Couple of comments here. Your comp is huge and is probably never going to playback at 60 fps unless you have a monster machine. You should take some time to learn about video standards and frame rates. 29.97 HD is the universal standard and if you are pushing your project to YouTube 99% of all users will not be able to playback anything else. YouTube will also re-compress your footage to 29.97 fps so you are not gaining anything by working in large comp sizes. Working in 4K requires extensive knowledge and understanding of the entire production to playback process. Just jumping in and deciding you are going to produce in 4K or any other CUSTOM comp size is asking for problems.
When you are messing with audio to keyframes the first thing you need to do is open up the graph editor and take a look at the range of values. Let's say they go from 0 to 20. Now that you know the range you can figure out where you want the trigger to start running your effect and what values you want to use. Then you add an expression that uses ease or linear to translate the values to something usable. For example, let's say you wanted to animate the position of a star made from a shape layer. The polystar will have x and y values for the poly star transform and the layer will also have transform property x and y values. Personally I would use the Polystar 1 Transform Position property. There will be an initial position (value) and you have decided that you want to change the y position by a maximum of 200 pixels. You also want the star to stay the same size until a minimum value of 10 is achieved so all the rumbling and extraneous noise isn't going to make it wiggle around so much. Here's the expression:
t= thisComp.layer("Audio Amplitude").effect("Both Channels")("Slider"); // audio value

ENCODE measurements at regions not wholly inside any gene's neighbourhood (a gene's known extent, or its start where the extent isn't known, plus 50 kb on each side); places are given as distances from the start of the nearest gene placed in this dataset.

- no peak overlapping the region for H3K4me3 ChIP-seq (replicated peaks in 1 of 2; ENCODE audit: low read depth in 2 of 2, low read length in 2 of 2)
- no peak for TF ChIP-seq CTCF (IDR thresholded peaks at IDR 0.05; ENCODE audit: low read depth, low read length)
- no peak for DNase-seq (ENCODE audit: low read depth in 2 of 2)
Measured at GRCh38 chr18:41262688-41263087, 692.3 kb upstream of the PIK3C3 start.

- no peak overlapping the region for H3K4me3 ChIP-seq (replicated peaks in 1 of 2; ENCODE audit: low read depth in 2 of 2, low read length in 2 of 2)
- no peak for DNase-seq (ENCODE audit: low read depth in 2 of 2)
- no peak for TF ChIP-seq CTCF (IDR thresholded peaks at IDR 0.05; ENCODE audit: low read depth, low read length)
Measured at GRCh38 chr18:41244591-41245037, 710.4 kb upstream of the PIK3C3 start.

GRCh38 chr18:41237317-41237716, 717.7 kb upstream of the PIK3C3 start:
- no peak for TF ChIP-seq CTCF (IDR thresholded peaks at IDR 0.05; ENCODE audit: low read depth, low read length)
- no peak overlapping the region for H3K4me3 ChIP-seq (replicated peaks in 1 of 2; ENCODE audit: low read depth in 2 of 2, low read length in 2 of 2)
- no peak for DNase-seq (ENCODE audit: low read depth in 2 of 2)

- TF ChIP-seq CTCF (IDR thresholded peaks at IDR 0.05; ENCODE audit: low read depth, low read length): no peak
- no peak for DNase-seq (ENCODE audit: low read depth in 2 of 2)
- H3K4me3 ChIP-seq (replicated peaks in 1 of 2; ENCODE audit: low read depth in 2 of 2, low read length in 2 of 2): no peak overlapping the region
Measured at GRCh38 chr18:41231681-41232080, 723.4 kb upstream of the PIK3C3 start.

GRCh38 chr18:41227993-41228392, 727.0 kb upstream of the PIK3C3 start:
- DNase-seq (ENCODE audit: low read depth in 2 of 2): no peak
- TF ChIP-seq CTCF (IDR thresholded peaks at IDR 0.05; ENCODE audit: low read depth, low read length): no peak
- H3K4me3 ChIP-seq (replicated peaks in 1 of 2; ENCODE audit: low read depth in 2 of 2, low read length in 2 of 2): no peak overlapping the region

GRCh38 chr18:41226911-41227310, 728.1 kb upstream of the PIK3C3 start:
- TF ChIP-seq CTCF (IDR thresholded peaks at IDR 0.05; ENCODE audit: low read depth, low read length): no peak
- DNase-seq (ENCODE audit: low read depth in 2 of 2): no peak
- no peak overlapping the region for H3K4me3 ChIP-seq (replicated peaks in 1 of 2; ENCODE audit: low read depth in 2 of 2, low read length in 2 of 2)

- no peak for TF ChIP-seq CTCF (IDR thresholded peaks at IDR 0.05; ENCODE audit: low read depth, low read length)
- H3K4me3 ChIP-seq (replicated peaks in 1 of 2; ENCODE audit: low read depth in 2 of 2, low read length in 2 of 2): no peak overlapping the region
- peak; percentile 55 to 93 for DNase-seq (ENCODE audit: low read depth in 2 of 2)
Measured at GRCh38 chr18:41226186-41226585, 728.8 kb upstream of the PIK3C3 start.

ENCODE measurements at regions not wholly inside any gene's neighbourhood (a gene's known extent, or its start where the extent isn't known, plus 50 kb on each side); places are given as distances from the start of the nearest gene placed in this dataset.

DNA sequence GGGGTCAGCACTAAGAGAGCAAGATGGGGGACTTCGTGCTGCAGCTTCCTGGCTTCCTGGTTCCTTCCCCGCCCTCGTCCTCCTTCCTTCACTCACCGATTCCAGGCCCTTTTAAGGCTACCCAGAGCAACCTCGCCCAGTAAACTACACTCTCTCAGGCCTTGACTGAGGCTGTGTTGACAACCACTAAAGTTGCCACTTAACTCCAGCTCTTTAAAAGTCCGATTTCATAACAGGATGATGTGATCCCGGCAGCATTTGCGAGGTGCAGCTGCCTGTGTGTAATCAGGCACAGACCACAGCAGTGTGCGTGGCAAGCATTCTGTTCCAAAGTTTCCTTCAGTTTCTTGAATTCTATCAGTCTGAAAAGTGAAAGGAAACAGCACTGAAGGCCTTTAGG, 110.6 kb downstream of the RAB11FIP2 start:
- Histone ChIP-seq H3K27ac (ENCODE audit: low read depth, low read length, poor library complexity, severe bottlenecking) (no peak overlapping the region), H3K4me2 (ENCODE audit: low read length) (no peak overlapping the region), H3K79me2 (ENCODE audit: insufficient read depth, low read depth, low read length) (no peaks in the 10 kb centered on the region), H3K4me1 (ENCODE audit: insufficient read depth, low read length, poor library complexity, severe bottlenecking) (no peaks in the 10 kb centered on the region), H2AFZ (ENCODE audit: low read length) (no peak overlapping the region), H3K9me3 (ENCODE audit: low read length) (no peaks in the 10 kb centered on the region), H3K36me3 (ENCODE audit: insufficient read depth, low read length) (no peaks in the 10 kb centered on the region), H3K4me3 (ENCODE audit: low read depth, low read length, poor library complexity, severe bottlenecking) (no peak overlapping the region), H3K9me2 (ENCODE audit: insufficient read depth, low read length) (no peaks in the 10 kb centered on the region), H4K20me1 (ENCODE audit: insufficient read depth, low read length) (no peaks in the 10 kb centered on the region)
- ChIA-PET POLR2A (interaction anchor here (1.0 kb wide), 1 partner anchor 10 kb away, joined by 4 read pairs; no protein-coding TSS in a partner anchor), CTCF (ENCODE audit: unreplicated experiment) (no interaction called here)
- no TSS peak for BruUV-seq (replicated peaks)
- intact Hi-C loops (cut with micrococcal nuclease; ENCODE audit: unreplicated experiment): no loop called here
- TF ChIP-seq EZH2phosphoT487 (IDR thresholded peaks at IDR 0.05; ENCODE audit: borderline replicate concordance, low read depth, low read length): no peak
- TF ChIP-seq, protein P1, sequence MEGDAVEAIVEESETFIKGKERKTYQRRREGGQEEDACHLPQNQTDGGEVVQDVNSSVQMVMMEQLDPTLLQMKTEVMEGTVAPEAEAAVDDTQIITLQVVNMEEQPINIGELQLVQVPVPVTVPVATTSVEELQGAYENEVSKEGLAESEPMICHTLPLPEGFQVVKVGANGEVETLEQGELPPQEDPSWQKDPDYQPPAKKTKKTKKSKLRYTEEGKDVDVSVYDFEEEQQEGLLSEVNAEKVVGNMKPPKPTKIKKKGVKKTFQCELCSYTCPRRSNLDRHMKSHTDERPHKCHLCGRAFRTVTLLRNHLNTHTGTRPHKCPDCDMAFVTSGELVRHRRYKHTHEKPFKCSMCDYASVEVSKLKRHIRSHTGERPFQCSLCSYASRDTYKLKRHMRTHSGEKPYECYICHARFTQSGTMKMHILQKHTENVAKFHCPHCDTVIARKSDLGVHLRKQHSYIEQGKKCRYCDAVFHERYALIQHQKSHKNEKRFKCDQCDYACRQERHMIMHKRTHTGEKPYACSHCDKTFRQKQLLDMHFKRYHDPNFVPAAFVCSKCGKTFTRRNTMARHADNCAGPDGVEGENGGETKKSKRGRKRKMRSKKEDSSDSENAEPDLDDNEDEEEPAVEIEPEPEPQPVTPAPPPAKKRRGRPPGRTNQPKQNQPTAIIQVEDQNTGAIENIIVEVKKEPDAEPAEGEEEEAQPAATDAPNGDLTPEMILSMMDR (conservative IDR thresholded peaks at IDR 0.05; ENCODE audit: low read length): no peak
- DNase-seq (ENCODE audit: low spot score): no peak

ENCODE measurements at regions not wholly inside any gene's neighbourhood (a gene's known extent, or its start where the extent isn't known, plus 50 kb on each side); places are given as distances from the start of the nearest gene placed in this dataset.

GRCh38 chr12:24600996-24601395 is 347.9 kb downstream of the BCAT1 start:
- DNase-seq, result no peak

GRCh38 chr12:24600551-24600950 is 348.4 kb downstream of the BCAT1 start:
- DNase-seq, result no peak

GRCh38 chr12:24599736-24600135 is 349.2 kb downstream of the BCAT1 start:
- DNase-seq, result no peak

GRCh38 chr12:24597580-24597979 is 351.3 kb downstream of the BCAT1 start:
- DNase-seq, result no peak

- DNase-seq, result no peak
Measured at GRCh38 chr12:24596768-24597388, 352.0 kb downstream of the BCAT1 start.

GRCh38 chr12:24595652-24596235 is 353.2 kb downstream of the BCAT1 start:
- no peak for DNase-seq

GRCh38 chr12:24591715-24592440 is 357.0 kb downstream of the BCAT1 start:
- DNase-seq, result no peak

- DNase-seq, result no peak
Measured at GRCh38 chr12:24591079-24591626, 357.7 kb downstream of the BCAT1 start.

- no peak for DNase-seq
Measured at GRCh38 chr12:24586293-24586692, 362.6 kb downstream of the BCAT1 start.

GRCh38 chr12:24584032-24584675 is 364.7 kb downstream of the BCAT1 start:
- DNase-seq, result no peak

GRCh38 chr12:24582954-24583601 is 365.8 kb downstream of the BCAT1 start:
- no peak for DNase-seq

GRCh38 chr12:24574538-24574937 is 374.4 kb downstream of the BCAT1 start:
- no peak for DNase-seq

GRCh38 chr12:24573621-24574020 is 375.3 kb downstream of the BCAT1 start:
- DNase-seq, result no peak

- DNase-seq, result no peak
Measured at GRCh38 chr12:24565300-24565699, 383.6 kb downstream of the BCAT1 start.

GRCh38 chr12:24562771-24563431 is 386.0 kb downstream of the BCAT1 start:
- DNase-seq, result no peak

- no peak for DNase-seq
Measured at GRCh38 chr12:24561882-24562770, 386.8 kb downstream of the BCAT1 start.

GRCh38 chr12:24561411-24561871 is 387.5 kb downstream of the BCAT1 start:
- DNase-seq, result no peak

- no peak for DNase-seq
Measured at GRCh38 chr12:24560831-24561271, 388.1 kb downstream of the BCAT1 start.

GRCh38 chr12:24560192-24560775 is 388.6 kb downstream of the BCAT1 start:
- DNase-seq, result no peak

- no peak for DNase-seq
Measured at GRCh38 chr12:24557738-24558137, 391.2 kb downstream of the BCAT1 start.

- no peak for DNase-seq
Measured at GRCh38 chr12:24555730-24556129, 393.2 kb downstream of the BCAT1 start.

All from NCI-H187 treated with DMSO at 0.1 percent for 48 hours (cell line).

y = value + linear(t, 10, 20, 0, 200);
x = value;
This expression adds a number between 0 and 200 to the original value of y and maintains the original value of x. You can change linear to ease to smooth things out a bit.
Another approach would be to add the smooth method to the position value. Smooth works by referencing keyframes with two numbers. The first is width in seconds, the second is the number of samples. The expression for that would look like this:
The only problem is that the first expression does not add keyframes. You would have to covert the first expression to keyframes with the Keyframe Assistant and then replace the expression. You could apply the smooth method to Both Channels in the Audio Amplitude layer and avoid converting the first expression to keyframes. The only way you can really tell what's going on is to look at the Graph Editor as you manipulate the values.
You should spend some time researching expression language by typing expression in the Search Help field at the top right corner of AE and you should also seriously consider a naming convention for your variables so you can figure out what you were trying to accomplish.
If these solutions don't work for you you'll have to take your audio into Audition and manipulate it and render another copy so you get a more responsive waveform with smoother peaks and valleys. You use the manipulated audio for driving your expression only, you don't replace the original.